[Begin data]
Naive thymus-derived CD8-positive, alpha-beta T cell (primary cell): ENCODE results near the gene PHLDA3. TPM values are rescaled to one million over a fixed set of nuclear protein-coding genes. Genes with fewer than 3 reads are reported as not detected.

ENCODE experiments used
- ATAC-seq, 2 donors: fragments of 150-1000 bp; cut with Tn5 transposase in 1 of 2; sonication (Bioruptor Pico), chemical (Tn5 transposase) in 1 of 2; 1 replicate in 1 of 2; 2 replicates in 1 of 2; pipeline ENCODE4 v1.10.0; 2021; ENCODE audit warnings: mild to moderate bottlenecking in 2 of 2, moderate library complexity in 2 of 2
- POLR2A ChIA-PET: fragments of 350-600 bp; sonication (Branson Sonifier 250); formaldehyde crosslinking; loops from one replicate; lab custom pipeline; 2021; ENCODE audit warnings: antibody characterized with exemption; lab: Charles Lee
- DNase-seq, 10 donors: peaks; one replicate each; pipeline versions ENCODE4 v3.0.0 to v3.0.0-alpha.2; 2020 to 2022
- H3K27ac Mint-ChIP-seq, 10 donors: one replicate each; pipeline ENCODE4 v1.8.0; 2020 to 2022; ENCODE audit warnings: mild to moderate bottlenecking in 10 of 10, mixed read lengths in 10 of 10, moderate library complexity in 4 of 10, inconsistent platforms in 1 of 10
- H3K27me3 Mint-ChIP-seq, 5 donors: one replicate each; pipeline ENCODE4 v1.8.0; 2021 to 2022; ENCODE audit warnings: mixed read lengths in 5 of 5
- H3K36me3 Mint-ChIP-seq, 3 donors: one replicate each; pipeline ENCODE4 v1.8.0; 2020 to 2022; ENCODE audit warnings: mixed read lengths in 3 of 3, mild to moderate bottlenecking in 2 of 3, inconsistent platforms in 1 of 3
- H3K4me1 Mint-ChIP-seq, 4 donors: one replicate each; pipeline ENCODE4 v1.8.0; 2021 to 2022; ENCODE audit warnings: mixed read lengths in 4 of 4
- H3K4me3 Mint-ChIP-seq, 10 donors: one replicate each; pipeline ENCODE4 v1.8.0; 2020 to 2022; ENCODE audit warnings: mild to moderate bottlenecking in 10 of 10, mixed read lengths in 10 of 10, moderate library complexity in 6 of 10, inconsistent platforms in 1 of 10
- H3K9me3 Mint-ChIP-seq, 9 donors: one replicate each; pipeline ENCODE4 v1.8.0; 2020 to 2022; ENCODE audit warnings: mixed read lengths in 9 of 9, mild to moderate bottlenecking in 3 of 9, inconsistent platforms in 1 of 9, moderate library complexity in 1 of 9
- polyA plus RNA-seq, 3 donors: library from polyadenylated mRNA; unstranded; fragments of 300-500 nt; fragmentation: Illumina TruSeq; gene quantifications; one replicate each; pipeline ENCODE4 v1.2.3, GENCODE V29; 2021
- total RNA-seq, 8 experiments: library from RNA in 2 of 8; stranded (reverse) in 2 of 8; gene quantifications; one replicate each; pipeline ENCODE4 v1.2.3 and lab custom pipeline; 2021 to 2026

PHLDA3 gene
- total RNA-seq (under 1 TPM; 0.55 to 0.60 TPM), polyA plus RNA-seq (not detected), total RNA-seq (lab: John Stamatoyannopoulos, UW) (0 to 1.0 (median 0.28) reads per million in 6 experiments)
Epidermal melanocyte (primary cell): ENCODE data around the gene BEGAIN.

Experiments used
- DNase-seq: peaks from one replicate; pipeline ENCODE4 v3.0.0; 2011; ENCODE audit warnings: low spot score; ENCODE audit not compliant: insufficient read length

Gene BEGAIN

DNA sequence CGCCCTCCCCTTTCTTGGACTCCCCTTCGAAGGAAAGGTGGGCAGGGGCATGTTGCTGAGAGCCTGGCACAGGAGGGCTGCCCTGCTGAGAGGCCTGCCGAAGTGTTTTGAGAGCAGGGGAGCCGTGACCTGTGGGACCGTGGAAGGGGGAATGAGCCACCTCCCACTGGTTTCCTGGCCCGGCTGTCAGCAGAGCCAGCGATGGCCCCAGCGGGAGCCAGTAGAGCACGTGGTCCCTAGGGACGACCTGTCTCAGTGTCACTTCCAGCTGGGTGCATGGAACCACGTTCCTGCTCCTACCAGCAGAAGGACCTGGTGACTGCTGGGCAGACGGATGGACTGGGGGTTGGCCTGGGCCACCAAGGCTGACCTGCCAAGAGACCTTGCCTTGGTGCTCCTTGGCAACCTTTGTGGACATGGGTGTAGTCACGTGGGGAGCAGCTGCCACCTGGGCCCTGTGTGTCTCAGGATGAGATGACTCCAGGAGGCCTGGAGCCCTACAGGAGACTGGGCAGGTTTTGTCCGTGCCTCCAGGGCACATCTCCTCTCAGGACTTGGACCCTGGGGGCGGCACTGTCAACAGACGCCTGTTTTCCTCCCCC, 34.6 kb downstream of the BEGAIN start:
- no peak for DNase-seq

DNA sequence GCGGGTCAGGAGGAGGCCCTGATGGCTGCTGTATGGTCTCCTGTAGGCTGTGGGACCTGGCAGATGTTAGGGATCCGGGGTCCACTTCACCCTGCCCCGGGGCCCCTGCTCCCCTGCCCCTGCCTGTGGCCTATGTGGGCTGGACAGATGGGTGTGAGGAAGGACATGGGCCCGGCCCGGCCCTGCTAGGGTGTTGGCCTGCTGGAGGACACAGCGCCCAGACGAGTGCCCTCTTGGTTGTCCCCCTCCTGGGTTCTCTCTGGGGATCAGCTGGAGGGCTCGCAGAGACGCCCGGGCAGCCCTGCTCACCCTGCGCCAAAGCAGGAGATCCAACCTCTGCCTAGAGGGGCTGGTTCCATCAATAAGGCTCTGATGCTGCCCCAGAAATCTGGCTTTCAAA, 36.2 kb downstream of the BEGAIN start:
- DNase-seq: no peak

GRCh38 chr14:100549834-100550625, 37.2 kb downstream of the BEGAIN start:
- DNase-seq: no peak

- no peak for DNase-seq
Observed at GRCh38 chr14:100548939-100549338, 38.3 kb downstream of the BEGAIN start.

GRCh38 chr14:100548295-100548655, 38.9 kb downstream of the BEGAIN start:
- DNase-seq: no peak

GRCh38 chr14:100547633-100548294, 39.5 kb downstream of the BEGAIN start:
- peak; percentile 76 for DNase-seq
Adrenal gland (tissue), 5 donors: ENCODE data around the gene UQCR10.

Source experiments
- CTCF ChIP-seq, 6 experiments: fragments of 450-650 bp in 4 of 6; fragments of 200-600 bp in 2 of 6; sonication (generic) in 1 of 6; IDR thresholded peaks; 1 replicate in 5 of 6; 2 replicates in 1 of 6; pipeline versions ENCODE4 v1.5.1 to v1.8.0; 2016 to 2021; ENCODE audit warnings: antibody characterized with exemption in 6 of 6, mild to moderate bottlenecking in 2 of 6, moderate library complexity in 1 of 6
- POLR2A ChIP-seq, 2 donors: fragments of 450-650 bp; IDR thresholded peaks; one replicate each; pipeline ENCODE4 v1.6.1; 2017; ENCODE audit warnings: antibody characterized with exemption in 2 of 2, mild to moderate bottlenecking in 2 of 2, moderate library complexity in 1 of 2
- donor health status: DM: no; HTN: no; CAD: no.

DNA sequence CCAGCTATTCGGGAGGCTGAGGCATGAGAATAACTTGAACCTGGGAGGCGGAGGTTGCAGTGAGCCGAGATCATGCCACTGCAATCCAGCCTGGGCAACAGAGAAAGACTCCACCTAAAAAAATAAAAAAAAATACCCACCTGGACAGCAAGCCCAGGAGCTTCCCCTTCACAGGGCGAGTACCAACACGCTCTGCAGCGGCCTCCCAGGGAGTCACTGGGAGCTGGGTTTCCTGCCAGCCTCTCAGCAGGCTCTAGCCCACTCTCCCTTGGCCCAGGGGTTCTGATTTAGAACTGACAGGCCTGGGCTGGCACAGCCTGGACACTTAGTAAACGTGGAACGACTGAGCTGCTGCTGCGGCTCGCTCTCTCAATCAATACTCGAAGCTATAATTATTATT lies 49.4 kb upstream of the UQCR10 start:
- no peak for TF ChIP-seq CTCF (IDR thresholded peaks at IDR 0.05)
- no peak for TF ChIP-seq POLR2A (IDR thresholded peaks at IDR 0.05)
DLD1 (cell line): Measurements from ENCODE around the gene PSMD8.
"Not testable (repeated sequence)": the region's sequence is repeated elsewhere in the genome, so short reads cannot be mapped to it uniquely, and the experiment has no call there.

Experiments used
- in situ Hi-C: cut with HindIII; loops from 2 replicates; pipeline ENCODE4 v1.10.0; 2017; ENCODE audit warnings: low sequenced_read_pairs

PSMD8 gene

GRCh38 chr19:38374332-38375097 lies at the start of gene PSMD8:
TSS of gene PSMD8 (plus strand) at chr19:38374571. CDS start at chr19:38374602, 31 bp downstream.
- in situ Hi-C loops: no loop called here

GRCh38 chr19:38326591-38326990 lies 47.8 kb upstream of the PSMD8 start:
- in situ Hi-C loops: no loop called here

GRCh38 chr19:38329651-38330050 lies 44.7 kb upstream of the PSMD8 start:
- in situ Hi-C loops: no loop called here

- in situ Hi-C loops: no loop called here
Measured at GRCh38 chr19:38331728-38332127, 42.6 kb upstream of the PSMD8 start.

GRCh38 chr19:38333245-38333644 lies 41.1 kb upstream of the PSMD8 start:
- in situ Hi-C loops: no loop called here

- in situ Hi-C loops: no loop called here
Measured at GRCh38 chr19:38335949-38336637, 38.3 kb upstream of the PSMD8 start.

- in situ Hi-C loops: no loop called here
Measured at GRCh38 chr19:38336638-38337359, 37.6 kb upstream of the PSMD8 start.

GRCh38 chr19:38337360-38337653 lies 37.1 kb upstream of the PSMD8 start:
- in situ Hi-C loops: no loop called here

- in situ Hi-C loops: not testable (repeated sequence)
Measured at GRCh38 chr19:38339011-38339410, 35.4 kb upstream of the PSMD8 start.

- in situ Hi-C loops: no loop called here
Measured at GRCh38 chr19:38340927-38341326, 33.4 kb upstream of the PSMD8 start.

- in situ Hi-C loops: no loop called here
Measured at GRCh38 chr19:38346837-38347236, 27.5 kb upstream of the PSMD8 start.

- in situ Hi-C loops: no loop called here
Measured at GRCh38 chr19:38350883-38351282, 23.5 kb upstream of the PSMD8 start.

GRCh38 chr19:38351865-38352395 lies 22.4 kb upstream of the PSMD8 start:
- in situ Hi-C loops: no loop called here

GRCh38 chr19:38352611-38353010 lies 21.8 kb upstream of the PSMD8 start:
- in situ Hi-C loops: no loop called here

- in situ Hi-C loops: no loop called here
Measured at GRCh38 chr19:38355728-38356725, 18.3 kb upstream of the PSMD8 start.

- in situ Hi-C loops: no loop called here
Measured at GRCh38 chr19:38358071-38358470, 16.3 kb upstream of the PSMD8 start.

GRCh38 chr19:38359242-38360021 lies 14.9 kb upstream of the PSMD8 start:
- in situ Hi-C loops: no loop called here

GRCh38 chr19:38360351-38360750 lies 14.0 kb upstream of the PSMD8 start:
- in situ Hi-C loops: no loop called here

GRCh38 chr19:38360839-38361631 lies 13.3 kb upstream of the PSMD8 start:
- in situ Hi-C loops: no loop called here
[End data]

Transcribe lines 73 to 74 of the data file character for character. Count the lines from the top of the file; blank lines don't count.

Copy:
- in situ Hi-C loops: no loop called here

- in situ Hi-C loops: no loop called here